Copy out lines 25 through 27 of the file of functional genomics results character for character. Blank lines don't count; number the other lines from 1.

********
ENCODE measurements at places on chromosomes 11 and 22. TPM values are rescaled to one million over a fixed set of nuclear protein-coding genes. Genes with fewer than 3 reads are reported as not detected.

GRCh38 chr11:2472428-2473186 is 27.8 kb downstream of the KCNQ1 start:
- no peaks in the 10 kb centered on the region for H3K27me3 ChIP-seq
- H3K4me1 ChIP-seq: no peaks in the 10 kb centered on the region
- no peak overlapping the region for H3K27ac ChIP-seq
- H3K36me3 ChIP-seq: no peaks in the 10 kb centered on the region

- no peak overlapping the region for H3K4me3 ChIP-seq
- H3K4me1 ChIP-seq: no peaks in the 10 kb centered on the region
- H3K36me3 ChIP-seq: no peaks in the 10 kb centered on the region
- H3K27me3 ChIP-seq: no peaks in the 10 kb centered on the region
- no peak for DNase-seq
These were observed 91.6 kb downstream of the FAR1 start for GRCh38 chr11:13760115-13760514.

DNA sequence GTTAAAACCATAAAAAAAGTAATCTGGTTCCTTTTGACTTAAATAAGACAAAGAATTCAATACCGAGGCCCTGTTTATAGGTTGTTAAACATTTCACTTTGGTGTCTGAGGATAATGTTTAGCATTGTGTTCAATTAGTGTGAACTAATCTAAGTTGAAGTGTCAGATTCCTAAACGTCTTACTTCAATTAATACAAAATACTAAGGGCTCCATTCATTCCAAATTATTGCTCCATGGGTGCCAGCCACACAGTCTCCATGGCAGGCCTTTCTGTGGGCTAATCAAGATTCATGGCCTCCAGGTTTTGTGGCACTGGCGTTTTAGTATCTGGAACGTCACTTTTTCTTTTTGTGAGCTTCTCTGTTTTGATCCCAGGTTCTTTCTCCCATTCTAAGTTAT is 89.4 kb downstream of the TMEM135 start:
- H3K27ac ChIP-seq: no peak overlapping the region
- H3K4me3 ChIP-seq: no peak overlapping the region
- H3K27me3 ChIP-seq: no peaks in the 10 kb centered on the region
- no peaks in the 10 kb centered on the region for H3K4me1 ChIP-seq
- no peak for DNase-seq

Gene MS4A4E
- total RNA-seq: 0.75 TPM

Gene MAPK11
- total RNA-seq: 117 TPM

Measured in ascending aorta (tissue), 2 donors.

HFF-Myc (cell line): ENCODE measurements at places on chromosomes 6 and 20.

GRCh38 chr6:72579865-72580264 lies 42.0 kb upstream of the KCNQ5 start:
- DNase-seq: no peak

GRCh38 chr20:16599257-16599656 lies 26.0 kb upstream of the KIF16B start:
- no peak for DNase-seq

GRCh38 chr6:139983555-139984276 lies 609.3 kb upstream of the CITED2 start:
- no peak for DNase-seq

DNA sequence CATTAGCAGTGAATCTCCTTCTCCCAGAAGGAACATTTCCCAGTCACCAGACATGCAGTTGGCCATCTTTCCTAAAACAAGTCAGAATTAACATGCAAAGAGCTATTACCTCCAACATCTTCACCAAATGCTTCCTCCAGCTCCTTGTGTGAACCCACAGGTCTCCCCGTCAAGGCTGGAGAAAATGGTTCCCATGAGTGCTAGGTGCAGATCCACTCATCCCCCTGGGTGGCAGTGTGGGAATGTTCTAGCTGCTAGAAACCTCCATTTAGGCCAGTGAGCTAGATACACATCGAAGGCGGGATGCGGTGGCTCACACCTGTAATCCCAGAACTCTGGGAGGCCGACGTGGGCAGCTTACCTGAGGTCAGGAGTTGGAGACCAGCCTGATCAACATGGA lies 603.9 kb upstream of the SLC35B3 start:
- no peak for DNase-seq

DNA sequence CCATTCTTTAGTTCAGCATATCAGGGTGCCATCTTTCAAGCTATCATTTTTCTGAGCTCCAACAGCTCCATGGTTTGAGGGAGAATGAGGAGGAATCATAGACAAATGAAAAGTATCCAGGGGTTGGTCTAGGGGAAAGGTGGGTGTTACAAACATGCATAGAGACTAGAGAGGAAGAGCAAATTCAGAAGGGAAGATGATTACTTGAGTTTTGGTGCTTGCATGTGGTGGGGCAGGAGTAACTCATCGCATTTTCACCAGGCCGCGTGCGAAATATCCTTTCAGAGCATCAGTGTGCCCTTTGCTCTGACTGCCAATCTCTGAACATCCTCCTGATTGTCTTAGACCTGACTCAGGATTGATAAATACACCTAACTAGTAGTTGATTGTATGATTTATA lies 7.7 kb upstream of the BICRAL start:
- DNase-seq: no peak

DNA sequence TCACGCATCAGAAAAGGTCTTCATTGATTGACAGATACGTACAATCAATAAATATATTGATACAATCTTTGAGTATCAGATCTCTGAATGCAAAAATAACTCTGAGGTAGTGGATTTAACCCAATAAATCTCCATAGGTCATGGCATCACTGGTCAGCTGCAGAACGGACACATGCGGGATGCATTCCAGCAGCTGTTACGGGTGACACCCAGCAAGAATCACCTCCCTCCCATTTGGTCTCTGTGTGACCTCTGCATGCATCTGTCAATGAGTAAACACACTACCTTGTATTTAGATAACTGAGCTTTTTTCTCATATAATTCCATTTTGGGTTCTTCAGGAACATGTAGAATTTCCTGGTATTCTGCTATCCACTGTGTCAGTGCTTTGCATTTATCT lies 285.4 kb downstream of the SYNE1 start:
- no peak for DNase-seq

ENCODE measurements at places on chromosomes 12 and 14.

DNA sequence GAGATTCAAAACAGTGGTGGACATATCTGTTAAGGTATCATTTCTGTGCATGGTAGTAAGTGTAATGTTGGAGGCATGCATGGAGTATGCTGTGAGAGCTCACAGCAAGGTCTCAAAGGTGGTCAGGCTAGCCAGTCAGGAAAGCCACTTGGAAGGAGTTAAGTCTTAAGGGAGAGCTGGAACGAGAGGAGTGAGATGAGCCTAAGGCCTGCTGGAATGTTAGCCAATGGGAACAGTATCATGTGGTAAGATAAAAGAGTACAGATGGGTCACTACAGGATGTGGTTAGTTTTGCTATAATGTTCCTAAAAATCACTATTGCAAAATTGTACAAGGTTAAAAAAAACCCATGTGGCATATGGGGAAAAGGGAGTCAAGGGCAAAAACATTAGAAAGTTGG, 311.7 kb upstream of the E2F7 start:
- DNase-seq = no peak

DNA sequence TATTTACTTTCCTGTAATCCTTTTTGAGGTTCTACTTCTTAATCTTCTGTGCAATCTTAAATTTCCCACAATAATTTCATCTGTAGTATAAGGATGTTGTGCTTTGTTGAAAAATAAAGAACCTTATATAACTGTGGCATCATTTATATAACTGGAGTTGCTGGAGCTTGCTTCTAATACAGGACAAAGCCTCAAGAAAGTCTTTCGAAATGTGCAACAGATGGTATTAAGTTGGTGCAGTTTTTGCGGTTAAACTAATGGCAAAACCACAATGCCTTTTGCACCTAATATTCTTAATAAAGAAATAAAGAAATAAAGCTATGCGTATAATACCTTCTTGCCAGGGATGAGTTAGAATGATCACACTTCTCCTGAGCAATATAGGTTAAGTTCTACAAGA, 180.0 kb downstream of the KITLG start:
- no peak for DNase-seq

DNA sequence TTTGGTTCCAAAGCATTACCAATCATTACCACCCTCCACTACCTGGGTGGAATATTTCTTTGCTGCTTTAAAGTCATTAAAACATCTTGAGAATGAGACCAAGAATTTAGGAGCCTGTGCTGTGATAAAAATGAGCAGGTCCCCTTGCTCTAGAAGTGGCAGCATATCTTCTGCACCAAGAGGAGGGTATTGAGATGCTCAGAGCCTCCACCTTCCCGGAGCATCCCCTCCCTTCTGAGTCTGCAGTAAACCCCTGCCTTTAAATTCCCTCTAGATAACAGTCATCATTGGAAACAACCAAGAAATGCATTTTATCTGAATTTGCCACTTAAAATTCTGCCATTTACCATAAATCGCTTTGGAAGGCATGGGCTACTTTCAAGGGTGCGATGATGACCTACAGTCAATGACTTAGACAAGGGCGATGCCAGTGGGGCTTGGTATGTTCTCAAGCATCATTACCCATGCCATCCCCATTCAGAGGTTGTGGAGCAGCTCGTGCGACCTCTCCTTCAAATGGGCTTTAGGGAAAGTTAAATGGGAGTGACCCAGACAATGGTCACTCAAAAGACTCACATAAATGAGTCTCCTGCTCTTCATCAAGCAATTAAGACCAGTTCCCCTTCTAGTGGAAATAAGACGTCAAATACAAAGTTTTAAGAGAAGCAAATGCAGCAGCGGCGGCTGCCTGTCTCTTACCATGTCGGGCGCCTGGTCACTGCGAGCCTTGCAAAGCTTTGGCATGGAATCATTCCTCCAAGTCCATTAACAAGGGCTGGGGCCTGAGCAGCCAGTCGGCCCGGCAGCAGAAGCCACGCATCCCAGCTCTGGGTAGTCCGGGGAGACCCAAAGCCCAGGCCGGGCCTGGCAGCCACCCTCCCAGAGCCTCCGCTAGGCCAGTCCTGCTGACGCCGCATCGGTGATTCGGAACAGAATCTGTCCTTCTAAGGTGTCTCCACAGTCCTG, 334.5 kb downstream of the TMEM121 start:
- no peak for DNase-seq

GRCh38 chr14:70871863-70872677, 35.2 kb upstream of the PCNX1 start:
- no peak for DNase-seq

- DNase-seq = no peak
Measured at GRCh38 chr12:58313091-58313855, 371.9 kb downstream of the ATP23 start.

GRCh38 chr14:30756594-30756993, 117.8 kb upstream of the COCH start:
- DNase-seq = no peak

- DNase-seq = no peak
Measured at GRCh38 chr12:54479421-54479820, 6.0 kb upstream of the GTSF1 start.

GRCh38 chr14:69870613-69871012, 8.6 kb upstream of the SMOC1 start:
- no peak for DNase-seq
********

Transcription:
GRCh38 chr6:72579865-72580264 lies 42.0 kb upstream of the KCNQ5 start:
- DNase-seq: no peak

GRCh38 chr20:16599257-16599656 lies 26.0 kb upstream of the KIF16B start: